In 2012, gross domestic product growth in Western Europe was non-existent. Life premiums shrank by 3.1 percent, and the property & casualty sector was in the red to the tune of 0.2 percent. In comparison, small-ticket insurance premiums for the same period grew to between US$13 billion and $15.4 billion, and are projected to continue growing at a compound annual growth rate of 6.2 percent through to 2017.
According to our findings, microinsurance’s estimated compound annual growth rate is between 10 percent and 12 percent in emerging markets, and 2 percent to 4 percent in mature markets.
In spite of this stunning success, however, Accenture believes small-ticket insurance could be doing even better—we haven’t yet seen its true potential. Last week we looked at what two insurers—Allianz and Bradesco Seguros—are doing to succeed with microinsurance. This week we’ll examine the commonalities that make microinsurance success possible.
In our recent research on microinsurance, Accenture identified these shared success factors:
- Full mobile enablement. Mobile enablement across the value chain enables insurers to take full advantage of the microinsurance opportunity, especially in developing areas where infrastructure may be limited. Mobile money/payments are an increasingly significant enabler, and geo-localization will also apply to both approaches.
- Simplicity and nimbleness. Simple, intuitive product and process features will support customer education and address time constraints. This applies to claims processing and settlement as well as policy servicing and risk management.
- Seamless integration. Integrated operations and management across the value chain are required to make small-ticket insurance profitable, including seamless connection with partners, third-party administrators and the wider supporting ecosystem that’s needed for this business segment.
- Low-cost operations. Driven by cost-efficient technology solutions, low-cost claims processing and settlement are a requirement for sustainable profitability.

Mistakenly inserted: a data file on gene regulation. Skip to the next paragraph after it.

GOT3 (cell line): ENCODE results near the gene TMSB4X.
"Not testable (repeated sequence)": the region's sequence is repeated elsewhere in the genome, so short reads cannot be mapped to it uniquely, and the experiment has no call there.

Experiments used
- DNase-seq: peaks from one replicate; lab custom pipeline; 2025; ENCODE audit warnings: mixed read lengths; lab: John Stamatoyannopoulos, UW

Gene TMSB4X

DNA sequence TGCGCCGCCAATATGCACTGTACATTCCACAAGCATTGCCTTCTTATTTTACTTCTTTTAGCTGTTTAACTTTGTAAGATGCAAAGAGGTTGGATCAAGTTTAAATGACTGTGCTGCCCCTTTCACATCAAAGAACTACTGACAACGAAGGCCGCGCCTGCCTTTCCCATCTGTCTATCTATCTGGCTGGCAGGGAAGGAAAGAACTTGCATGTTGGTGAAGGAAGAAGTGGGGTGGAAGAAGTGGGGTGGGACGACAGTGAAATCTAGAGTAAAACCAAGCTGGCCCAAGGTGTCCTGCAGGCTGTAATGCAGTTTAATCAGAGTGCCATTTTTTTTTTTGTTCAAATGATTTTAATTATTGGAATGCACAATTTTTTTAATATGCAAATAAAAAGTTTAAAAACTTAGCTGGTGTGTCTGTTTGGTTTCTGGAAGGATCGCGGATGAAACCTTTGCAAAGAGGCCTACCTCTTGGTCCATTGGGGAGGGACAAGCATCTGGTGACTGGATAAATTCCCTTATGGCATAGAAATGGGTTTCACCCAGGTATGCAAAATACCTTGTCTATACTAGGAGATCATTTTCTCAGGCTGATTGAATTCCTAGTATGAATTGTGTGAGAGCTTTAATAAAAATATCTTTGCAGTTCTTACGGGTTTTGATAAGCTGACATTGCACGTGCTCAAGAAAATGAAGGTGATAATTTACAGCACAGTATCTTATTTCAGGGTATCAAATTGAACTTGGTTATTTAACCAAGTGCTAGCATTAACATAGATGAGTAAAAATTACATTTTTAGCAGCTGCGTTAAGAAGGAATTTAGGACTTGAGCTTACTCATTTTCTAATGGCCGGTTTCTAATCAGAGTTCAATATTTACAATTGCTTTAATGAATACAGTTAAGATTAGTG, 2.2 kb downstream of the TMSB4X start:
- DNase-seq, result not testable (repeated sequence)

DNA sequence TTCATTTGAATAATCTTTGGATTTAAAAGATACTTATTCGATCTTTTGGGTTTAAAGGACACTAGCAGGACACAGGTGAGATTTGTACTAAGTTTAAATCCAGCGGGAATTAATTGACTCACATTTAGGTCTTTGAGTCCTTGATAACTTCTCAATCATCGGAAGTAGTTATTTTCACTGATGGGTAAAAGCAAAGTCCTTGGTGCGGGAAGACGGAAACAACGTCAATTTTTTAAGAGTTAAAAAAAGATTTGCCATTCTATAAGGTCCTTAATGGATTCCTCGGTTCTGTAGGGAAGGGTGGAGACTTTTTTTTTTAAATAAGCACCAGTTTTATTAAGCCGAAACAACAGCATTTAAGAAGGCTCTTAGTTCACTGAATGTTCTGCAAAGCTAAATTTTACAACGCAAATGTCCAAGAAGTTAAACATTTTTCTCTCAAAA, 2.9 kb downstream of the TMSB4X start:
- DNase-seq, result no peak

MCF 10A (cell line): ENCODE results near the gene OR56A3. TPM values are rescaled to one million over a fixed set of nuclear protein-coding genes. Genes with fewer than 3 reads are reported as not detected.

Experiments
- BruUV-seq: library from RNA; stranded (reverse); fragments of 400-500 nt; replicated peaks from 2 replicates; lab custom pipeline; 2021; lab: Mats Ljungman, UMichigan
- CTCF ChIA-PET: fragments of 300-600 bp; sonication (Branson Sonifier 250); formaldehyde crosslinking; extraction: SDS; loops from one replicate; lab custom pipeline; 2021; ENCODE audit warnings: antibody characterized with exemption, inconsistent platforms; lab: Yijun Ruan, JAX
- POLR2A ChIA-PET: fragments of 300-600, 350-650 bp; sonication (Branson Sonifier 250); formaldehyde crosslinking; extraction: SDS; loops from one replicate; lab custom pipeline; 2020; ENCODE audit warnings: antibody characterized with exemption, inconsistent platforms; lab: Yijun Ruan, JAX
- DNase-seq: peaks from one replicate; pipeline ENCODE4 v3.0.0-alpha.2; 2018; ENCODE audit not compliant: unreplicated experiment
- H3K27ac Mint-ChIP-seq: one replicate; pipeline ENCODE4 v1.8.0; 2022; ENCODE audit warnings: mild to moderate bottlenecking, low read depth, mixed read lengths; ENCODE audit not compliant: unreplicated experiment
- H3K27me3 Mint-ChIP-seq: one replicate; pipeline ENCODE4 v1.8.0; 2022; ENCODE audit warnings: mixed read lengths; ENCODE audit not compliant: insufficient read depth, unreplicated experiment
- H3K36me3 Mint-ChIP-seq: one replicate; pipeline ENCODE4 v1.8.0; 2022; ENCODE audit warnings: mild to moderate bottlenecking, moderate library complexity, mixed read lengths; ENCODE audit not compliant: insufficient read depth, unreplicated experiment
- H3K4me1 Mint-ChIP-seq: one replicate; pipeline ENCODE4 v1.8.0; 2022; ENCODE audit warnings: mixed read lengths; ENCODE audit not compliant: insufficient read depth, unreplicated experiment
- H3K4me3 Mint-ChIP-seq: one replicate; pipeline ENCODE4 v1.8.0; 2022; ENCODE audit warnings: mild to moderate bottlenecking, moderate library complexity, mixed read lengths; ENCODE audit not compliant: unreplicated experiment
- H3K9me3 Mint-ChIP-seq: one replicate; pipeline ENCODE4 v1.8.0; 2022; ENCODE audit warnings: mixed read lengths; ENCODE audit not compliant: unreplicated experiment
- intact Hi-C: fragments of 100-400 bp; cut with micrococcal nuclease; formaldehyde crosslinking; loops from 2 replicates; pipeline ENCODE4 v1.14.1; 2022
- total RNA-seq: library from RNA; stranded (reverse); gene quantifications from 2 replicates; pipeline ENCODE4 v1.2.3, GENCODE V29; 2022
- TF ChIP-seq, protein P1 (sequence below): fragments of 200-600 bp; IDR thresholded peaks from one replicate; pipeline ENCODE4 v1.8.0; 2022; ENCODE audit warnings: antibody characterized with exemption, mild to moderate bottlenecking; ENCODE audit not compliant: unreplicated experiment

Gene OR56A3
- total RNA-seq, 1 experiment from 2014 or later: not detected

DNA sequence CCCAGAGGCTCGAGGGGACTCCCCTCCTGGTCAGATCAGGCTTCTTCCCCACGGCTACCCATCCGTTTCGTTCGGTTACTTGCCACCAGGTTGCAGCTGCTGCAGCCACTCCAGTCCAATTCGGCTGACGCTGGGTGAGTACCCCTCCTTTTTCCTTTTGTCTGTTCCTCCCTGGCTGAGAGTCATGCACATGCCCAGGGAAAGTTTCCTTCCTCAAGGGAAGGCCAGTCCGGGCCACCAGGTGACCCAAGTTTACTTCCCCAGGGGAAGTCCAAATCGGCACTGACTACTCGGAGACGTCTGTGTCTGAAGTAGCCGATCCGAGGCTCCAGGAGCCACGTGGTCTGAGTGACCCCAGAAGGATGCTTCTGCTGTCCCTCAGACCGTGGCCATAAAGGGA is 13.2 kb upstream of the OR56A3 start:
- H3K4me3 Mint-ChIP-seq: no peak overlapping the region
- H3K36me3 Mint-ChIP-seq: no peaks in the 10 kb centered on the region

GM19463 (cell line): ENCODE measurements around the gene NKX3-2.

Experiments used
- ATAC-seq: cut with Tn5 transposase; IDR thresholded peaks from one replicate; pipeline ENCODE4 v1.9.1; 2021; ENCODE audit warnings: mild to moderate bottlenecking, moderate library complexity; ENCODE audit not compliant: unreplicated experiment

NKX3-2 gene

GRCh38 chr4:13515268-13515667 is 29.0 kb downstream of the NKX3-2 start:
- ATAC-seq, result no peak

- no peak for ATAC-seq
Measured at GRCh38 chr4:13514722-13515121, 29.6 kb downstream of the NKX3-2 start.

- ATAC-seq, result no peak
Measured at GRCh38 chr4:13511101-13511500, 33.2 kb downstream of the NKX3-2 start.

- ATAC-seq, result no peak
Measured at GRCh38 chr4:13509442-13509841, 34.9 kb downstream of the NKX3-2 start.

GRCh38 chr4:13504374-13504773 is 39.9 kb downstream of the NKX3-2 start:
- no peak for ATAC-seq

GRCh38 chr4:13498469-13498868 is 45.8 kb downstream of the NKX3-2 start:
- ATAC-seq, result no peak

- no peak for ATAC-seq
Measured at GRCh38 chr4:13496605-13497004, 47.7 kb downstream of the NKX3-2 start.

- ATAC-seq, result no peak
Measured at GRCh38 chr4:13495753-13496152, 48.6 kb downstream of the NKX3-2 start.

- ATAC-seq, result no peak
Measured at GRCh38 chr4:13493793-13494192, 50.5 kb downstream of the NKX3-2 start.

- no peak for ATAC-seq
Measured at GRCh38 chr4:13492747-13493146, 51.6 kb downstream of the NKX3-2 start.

- Economies of scale. Increased volume and successful volume management across value chains, product lines and geographic markets will yield reduced unit costs—and increased profitability.
- Advanced analytics. Collection, analysis and utilization of data on customers, processes and performance will improve sales effectiveness and productivity throughout the value chain—for small-ticket insurance as well as other business lines.
Accenture has determined that the capabilities of small-ticket insurers can be plotted along a maturity path. At Level 1 is the single-niche provider, which generally focuses on either small-ticket insurance in mature markets or microinsurance in emerging markets. At Level 2 are the multi-niche providers with a broader selection of small-ticket insurance products, but still with operations that are restricted to a single country or region. Finally, the Level 3 carriers are the integrated, industrialized providers that are best positioned to take advantage of the growth potential of small-ticket insurance.
Many insurers are already in the small-ticket insurance market, but most are failing to optimize their operations. The convergence of micro and mass-market insurance solutions is a critical lever for insurers to achieve economies of scale and commercial viability.
By recognizing the commonalities between emerging-market and mature-market insurance, and deploying strategies and technology solutions that support both, insurers will find it easier and less costly to achieve the key success factors for both markets: simplicity, affordability and accessibility.
Next week I will examine the unique role that mobile connectivity is playing in the microinsurance revolution.
For more information download the report: Big Opportunities in Small-Ticket Insurance